A mammoth find in France provides evidence of a savage demise

Neanderthals may have dealt killer blow

Changis-sur-Marne

The first complete mammoth skeleton to be found in France for more than a century has been uncovered in a gravel pit on the banks of the Marne 30 miles north-east of Paris.

The find, first made in July but kept secret until this week, has yielded a second, even more exciting, discovery. Two tiny fragments of flint blade have been found embedded in the mammoth's skull close to one of its tusks.

Archeologists speculated, when they first found "Helmut le Mammouth" that he had come to a sticky end between 130,000 and 190,000 years ago. They concluded that the animal, maybe 9ft high and weighing up to five tonnes, had foundered on soft mud or quicksand.

Now another possibility arises. The mammoth could have been attacked by one of the bands of Neanderthal men and women who wandered over the European tundra in the cold, dry period between two ice ages more than a thousand centuries ago. The predecessors and distant cousins of Homo sapiens must, at the very least, have feasted on the mammoth's carcass, possibly some time after its death.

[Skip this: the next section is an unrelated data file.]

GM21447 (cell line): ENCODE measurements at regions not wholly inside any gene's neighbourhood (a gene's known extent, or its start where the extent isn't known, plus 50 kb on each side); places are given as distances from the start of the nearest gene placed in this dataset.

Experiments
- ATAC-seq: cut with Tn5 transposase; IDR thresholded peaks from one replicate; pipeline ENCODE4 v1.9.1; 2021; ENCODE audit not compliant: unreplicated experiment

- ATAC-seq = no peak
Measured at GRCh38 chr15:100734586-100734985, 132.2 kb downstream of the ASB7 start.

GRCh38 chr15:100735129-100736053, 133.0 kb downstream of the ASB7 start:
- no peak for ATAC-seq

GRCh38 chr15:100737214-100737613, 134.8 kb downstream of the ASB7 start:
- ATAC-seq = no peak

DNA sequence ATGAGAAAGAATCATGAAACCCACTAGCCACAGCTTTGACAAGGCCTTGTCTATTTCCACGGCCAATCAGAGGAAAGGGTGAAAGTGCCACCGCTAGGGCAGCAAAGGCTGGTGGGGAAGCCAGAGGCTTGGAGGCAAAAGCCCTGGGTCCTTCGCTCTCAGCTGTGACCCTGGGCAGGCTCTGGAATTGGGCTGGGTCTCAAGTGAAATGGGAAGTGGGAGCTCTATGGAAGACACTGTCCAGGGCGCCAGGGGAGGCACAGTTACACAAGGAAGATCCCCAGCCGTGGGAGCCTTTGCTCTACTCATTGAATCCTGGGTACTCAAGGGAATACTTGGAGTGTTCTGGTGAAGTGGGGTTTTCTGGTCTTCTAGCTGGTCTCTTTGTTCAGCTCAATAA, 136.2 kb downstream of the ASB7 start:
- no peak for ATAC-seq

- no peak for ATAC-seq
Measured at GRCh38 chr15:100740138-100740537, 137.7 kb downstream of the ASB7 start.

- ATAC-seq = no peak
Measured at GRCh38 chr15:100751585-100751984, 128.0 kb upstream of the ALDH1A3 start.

"What we have found here is a moment in pre-history in an absolutely extraordinary state of preservation," said Pascal Depaepe, technical director of the French national institute for preventative archeology, INRAP. "It is my belief that the mammoth was butchered by Neanderthals on this spot. Whether the animal was hunted down by them, or found dead some time later, we may never be able to tell. The concept of rotten meat is, after all, a relatively modern idea."

No complete, or almost complete, mammoth skeleton has been found in France since the late 19th century. Only two other Paleolithic sites in western Europe have produced signs of human activity directly linked to mammoth remains. Both are in Germany.

In the next few days, the remains of "Helmut" will be removed from the gravel quarry at Changis-sur-Marne, just north of Meaux, in the Île-de-France. Archeologists and zoologists are nor sure yet whether the creature was a "small male or a large female".

"The bones have to be removed from the site rapidly because they could be damaged by exposure to the elements," said Stéphane Péan, a paleo-zoologist from the Muséum National d'Histoire Naturelle in Paris. Eventually, it is hoped that it will be possible to reassemble Helmut and put him, or her, on display at the museum in Paris.

The woolly mammoth was about the size of its distant relative, the Asian elephant. From roughly 190,000 years ago until the demise of the last herds in Siberia 10,000 years ago, they roamed North America, Siberia and Europe.

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